As far as extraction/ejection, you can tune the extractor and ejector with some files and stones..make a bevel here, angle there, etc. Pretty simple to do if you don't mind taking your time. However, as the Colt has a standard ejection port and the EB and Kimber more than likely have lowered and flaired ports, you'll only be able to tune it so much. I wouldn't worry unless it throws the brass AT you instead of above you, or even worse, fails to eject it and crunches the case up.

Congrats on the new guns!
Link Posted: 3/4/2006 11:50:39 AM EDT
After I got home I noticed that the brass was hiting the bottom middle of the ejection port. Then the brass flies up and over your head. Some one have a suggestion on where to modify the extractor first? I think Ill pick up a Wilson or brown extractor and take my dremel next time we go shooting. That way If I mess one up I still have a spare.
Maybe I will try and take off the sharp edges of the hammer. If I still bleed after shooting then I might just take some of the hammer off like you suggested in #1. Hell I might just send it off to YoBo. Can I justify a Brown and a YoBo? Maybe he has a Layaway plan.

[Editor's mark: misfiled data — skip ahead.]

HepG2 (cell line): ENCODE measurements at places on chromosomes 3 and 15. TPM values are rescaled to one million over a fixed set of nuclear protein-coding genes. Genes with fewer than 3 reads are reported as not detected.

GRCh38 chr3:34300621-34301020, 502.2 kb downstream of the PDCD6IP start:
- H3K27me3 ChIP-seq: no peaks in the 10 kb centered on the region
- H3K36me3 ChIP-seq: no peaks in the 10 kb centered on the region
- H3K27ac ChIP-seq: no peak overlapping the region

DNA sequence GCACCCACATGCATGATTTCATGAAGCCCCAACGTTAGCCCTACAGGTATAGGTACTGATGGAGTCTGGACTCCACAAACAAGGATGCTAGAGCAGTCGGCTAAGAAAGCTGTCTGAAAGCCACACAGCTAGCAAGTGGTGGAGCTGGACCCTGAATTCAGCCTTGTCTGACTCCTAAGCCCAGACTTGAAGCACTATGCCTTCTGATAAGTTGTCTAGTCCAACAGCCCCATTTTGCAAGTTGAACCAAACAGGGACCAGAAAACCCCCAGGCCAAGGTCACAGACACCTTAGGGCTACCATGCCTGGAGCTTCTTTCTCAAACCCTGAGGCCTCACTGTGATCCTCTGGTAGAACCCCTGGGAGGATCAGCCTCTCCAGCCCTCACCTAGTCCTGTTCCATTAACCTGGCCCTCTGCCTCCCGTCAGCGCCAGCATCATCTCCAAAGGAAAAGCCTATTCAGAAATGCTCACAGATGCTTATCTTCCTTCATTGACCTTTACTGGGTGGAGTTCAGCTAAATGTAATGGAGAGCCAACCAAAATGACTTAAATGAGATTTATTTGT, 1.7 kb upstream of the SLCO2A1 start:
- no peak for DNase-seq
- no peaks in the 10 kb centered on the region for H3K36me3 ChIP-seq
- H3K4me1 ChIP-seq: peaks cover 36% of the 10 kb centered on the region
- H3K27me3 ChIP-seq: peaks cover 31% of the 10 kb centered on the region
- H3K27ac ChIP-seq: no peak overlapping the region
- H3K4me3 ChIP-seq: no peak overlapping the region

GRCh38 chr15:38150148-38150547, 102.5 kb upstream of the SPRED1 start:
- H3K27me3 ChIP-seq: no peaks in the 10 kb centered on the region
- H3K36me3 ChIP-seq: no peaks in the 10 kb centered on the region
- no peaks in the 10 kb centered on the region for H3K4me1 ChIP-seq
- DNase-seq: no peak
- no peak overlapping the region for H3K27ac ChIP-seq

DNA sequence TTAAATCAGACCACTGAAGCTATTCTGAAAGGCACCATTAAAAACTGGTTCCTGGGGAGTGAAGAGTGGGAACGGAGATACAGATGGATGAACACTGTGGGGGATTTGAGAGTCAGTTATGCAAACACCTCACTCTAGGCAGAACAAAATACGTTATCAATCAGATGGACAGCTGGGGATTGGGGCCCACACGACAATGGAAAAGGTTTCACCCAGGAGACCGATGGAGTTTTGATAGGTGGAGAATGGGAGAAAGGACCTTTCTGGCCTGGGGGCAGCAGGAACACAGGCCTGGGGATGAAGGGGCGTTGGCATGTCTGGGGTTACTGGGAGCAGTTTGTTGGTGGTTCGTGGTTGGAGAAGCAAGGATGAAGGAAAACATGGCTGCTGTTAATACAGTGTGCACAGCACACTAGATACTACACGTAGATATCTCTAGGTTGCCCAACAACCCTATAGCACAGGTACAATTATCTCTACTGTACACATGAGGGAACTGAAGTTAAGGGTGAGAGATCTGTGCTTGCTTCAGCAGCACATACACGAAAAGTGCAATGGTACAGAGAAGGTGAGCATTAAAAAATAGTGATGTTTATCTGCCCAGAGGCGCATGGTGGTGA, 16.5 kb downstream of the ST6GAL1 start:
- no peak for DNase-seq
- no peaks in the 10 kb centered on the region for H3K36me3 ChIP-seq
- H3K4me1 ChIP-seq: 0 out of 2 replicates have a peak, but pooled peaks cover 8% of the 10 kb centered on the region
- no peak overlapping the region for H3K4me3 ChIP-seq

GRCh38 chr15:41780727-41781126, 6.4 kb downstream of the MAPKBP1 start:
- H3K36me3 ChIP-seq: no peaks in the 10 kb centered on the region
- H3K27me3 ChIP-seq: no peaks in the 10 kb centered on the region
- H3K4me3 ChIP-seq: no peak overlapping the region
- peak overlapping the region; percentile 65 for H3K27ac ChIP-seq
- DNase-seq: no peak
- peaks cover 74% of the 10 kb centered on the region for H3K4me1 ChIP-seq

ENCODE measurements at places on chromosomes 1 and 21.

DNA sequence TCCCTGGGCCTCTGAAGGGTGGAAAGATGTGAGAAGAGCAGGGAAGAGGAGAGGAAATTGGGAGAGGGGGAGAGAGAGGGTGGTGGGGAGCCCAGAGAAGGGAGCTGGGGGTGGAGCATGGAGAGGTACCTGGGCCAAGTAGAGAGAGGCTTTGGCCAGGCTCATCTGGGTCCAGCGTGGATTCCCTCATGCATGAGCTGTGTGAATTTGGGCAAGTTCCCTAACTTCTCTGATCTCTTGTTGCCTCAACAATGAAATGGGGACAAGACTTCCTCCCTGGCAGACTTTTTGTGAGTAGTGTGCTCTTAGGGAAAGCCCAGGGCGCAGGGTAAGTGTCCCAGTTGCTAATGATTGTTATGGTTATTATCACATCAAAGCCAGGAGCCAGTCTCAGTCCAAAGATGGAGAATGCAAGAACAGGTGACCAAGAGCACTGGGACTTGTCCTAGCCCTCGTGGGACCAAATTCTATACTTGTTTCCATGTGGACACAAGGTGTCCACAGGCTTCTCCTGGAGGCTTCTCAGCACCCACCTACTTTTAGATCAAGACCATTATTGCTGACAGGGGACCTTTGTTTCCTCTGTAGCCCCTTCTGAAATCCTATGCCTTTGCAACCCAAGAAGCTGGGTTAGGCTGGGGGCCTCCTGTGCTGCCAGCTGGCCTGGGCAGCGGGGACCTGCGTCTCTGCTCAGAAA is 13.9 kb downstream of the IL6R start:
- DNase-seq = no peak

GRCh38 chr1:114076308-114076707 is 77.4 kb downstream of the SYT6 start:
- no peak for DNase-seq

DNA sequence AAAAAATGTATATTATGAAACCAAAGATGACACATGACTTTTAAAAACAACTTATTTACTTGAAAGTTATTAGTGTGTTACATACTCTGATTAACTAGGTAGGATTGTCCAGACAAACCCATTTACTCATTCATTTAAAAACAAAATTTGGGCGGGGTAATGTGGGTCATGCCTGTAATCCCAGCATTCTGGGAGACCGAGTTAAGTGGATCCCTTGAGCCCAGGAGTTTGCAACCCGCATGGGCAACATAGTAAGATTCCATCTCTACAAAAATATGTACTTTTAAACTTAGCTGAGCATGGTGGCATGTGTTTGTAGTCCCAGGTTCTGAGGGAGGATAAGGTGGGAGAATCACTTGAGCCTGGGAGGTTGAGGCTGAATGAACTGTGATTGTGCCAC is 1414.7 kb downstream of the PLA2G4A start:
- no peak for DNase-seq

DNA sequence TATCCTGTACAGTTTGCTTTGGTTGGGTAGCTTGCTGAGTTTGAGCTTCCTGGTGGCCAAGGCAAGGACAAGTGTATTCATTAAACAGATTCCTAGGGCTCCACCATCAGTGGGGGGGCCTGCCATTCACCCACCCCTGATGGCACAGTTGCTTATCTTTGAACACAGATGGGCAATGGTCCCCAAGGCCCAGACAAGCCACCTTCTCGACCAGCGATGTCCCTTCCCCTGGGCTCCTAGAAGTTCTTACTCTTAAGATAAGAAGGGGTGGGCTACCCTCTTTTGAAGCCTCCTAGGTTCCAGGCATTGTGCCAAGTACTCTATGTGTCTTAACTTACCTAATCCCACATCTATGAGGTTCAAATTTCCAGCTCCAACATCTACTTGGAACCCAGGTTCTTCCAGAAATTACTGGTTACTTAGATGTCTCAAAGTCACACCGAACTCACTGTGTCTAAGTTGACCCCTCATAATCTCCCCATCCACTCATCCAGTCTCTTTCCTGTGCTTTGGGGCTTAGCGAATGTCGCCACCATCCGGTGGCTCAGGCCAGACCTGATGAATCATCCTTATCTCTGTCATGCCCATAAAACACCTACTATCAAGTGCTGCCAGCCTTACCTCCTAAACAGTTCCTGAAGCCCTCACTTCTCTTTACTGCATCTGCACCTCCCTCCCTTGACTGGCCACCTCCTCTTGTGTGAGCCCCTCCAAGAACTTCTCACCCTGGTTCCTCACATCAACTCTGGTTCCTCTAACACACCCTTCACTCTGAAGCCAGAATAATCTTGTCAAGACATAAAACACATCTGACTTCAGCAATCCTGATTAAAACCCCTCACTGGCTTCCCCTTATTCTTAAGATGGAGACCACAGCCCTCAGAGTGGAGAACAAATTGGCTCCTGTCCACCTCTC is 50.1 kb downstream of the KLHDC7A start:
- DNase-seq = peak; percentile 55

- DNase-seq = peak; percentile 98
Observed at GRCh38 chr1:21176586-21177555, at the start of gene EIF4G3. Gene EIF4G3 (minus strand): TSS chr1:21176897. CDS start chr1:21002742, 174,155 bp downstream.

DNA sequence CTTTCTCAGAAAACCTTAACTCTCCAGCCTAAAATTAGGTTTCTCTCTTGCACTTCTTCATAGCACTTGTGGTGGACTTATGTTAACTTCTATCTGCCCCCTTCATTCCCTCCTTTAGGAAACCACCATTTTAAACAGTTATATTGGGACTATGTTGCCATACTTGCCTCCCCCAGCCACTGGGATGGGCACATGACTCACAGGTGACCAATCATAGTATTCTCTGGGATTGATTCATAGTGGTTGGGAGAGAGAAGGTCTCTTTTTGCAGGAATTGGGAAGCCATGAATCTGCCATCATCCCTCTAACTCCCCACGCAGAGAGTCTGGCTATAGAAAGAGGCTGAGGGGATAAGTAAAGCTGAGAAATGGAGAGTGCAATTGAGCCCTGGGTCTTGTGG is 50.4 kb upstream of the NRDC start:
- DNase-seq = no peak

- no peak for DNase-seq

Link Posted: 3/4/2006 7:41:42 PM EDT

Originally Posted By BSheppard:
After I got home I noticed that the brass was hiting the bottom middle of the ejection port. Then the brass flies up and over your head.



Yep, that's why your Brown has a lowered ejection port..if you put the two side-by-side you'll see the Colt's sidewall is much taller than the others.

If you want to get into tuning your ejection, you'll need to work on your extractor AND ejector. There should be plenty of text on the subject available in Google

However...most people just lower the ejection port and go for positive ejection out, instead of tuned ejection. With a lowered and flaired ejection port, it's also a lot easier on the brass if you reload...

If you go with the tuning route...be prepared to spend some money and a LOT of time! The slightest angle change or bevel introduction can really change where the brass goes...

There's a LOT more people around here more knowledgable about the subject than I, though